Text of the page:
Arkady (Abram) Remennik: AUTOBIOGRAPHY

My Nonconformist Story

I was born in Ukraine, on 1928. In 1951 I graduated from the Graphic Design faculty at the university of Polygraphy. I have also independently mastered the art of engraving. By the second year of studying I have already completed the design and illustration for the “Story of A. Chekhov” in the xylography technique. This book was printed at the printing house of the university. I have also completed my final year’s thesis in the same xylography technique. The university committee that judged the thesis projects, including the academic A. Sidorov, marked my work at the highest possible marks. My thesis was the only one done in the xylography technique.
As artists have always felt the pressure of government control and authority. I am grateful to a famous Russian artist A. Gancharov, a teacher at the Moscow University of Polygraphy, for introducing me to the great master of Soviet graphics, V. Favorsky. Favorsky was recognized with many awards. He constantly experimented with innovative styles and new directions. This search for innovation caused an angry disapproval from Stalin. The government labeled Favorsky a formalist, which at the time was too risky to live with. He remained without the necessities required for basic existence, even his phone was disconnected. Favorsky and I began communicating through mail. We sent each other letters through which we organized meeting dates.
The period afterwards became very troublesome. I have not received an excellence diploma even though all of my marks, including my thesis project, have been outstanding. I had to prove my worth to the university board of directors after which I had finally received the excellence diploma. However the System was so aggressively conservative that it would not accept my art, because it was ahead of its time and was against official governments policy in art. Out of forty-four graduates, forty stayed to work in Moscow, but I was sent to another republic Uzbekistan – (bordering Afghanistan). During filling out the job application forms, an empty counterfeit application page was purposely placed in between authentic documents. In that counterfeit page, the promised job placement was changed to another. Instead of working as an art director, I was made to work as a technical director. As a result the salary was only half of what I was promised. I had no food or shelter. Also I was often sent to work at a cotton plantation. I had no time or proper conditions for real artistic expression. Once I had returned to Moscow, I was not accepted to any job placements and I was forced to live on occasional small independent projects. During this struggle, my dedication to art never went away, I continued to produce art works.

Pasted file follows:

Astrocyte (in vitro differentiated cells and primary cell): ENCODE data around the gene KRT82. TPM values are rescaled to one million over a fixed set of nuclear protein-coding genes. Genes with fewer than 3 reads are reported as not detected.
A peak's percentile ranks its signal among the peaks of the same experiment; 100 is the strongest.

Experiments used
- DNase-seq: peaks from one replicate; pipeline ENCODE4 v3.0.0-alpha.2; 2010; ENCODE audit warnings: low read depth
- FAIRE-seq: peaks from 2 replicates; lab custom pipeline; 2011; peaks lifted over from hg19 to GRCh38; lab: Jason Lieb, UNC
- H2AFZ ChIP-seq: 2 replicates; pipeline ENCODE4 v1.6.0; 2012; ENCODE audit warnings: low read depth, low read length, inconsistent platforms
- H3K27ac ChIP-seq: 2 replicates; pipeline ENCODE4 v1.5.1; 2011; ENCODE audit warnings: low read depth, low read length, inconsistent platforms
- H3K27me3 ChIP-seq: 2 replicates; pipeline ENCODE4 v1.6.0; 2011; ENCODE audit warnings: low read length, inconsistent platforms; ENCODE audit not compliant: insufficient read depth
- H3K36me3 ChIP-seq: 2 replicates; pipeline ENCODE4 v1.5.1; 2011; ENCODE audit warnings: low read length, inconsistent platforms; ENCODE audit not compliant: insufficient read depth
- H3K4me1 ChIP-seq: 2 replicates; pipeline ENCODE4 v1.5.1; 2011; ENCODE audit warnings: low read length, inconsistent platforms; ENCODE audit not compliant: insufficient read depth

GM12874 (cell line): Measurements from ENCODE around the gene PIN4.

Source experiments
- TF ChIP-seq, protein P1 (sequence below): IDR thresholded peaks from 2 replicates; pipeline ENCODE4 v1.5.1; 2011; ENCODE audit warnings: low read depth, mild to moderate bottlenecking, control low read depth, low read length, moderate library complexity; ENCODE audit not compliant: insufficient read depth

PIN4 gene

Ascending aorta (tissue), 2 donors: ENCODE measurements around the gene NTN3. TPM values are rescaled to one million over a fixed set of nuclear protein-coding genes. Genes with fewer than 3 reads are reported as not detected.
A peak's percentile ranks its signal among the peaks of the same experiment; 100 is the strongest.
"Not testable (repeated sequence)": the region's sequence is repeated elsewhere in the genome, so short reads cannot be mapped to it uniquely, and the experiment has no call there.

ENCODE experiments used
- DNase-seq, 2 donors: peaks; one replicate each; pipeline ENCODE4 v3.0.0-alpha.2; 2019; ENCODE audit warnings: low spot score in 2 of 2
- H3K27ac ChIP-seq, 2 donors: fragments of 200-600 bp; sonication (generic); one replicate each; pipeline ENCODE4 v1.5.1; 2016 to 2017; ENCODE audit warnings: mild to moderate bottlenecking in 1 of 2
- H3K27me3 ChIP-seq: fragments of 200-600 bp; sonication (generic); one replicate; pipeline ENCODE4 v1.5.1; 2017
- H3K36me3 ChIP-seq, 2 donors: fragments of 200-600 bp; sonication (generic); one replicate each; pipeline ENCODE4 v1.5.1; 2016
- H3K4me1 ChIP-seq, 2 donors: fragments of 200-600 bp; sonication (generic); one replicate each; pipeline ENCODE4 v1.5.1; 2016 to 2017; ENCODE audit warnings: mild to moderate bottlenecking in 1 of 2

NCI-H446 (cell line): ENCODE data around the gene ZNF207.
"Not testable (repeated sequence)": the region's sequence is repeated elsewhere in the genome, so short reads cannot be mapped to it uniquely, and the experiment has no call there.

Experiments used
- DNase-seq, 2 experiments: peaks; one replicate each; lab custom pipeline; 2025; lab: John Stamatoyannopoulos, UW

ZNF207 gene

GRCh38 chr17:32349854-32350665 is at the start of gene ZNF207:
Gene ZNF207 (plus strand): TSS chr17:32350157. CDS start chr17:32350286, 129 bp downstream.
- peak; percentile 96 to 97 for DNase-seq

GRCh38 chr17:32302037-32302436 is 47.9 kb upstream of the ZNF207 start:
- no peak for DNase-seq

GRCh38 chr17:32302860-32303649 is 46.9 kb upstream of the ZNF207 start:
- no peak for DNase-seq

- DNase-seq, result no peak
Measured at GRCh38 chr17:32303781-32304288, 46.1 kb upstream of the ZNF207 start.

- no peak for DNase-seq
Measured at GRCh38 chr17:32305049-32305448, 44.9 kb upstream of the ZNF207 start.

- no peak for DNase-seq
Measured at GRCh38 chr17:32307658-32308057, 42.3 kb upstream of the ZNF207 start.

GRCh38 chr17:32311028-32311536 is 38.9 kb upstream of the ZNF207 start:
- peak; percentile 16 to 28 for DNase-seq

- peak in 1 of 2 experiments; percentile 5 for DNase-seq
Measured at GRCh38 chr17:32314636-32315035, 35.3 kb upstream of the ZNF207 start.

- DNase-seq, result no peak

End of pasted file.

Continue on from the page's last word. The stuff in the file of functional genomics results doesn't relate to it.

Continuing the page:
A group of friends and I organized an art studio. We found a studio location and invited the artist E. Belutin as an instructor. The studio was named the “New Reality”. We worked with graphics and painting and continuously developing and perfecting our artistic skills, and trying to find new directions in art. The studio grew rapidly as new members joined. What was unusual is that in central Moscow there was a thriving art studio that was never approved by the Russian government. At the time this was unacceptable and the Artist Union of the USSR has confronted our studio. The “New Reality” studio in 1962 organized a large exhibition in “Manezh” exhibition hall at the heart of Moscow. This exhibition was personally viewed and banned by Khrushchev. Due to my participation in this exhibition at Moscow’s “Manezh” exhibition hall, I was not accepted into the Union of Soviet Artists. As a member of the studio, I was prohibited from exhibiting my work and I was also not accepted into the Artist Union of the USSR.
I was trying to get accepted into the Artist Union of the USSR since 1958 and only joined in 1971. The Union later chose me as part of their jury in the graphic section. Later I began work for the largest printing houses of Moscow: “Hudojestvennaya Litiratura”, “Detskaya Litiratura”, “Savetskiy Pisatil’ ”, Inostranaya Litiratura”, “Savetskaya Rassia” and “Misl’ ”. My works have been highly recognized at a yearly jerried contest called the “50 Best Books”. Many times I won prizes at other competitions for best book series design. Using the xylography technique I have created more than fifty portraits of famous artist, writers, scientists and philosophers. I have also created over five hundred portraits using a technique that I had developed. During developing this new technique I have invented a new engraving technique called “paper engraving”. In 1981 I had been awarded a patent for this invention. This was the first patent ever given in the art field in the USSR.
The Belutin Studio had finally received recognition during “Perestroika”. In 1990, at the “Manezh” in Moscow, an exhibition was held for the Belutin Studio artists and their works. This exhibition enjoyed great success and recognition. I took part in that event, and two of my works have been purchase by the Artist Union of the USSR.
Today, I continue to work in graphics and painting. I am now developing the new techniques.